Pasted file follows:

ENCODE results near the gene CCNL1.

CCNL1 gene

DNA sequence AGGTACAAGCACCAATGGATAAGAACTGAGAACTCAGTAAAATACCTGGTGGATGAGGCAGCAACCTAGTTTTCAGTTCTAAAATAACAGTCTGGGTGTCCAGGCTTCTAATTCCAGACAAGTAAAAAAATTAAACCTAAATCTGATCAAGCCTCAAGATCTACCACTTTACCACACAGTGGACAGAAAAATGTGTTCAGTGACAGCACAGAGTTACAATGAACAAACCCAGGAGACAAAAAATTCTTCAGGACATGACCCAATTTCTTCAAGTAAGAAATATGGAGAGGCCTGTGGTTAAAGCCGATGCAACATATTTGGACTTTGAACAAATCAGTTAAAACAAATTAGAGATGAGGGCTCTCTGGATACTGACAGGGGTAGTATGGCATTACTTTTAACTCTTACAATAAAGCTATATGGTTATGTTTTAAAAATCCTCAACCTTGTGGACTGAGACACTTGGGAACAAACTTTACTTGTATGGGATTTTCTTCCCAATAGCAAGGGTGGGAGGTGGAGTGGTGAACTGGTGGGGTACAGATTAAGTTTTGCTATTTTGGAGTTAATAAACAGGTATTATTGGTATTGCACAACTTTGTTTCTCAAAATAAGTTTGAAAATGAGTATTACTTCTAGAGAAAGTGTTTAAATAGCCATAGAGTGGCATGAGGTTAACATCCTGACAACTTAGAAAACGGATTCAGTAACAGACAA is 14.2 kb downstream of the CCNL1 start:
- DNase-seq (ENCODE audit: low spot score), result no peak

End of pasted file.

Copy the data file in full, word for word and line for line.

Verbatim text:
ENCODE results near the gene CCNL1.

CCNL1 gene

DNA sequence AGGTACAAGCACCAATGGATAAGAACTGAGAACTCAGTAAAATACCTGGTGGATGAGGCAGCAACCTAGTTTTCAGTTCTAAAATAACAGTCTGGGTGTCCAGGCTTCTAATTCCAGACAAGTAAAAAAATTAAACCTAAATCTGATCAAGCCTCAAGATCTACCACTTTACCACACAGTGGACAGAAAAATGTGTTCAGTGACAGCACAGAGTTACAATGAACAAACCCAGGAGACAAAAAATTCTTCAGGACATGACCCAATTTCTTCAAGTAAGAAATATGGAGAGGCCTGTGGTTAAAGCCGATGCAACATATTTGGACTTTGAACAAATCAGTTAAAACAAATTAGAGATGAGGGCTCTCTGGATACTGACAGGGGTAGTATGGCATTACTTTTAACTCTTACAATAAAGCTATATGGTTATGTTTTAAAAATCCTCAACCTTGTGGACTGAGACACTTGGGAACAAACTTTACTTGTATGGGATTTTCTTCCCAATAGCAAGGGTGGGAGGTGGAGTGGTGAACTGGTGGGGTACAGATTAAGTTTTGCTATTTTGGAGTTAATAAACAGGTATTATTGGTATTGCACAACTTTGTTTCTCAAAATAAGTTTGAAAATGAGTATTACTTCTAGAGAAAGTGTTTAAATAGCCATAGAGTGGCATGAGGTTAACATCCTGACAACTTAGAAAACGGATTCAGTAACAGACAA is 14.2 kb downstream of the CCNL1 start:
- DNase-seq (ENCODE audit: low spot score), result no peak